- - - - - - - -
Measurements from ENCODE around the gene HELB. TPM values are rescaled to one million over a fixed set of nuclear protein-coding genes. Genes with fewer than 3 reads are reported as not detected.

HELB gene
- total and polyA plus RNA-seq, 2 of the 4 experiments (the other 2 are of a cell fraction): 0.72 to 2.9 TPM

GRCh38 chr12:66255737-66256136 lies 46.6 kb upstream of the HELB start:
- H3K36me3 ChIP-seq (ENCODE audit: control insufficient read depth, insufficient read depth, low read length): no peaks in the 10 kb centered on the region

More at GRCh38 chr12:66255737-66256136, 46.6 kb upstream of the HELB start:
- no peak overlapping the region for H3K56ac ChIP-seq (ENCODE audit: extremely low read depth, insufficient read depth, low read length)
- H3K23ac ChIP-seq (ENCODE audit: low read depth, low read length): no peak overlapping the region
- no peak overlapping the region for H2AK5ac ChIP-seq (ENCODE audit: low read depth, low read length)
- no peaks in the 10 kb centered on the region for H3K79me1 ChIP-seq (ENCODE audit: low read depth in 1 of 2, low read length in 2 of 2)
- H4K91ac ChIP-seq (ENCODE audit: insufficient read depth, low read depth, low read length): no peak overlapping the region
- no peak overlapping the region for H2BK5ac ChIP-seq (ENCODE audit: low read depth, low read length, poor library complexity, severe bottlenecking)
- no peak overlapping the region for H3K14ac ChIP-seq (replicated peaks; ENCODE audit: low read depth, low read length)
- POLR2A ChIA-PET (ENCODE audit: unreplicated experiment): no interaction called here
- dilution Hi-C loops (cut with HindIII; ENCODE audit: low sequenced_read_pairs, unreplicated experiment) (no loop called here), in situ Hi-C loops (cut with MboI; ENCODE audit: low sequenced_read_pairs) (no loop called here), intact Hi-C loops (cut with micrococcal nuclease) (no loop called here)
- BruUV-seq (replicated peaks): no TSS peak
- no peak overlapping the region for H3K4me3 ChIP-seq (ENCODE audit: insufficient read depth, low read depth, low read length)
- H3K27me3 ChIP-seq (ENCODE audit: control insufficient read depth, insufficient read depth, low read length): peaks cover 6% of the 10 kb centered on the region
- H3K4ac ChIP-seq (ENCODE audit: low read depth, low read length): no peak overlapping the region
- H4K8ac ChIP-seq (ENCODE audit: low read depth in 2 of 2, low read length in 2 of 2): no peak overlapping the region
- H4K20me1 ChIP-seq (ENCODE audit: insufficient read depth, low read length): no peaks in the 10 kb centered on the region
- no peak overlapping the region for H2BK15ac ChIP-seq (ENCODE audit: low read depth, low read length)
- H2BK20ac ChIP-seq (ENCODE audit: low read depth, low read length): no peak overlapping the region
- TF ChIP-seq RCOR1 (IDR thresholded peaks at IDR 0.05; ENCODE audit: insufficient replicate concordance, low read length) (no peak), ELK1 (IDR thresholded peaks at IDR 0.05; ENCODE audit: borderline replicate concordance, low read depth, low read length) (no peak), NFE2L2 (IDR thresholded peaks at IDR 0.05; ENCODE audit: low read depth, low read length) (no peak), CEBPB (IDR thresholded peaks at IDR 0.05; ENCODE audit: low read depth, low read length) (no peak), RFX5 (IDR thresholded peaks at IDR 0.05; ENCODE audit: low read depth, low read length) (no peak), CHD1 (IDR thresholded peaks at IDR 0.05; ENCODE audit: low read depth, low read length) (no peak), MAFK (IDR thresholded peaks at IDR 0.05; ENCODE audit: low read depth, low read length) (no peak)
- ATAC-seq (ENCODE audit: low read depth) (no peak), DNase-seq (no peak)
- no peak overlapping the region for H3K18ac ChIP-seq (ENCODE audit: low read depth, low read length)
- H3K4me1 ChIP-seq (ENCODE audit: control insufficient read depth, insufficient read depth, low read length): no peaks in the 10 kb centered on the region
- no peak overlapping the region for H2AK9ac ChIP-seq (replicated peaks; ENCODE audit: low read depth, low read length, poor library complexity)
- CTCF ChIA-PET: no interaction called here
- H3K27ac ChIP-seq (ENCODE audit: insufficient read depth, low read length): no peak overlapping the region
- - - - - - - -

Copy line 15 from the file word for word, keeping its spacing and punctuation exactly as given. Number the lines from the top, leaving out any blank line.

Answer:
- dilution Hi-C loops (cut with HindIII; ENCODE audit: low sequenced_read_pairs, unreplicated experiment) (no loop called here), in situ Hi-C loops (cut with MboI; ENCODE audit: low sequenced_read_pairs) (no loop called here), intact Hi-C loops (cut with micrococcal nuclease) (no loop called here)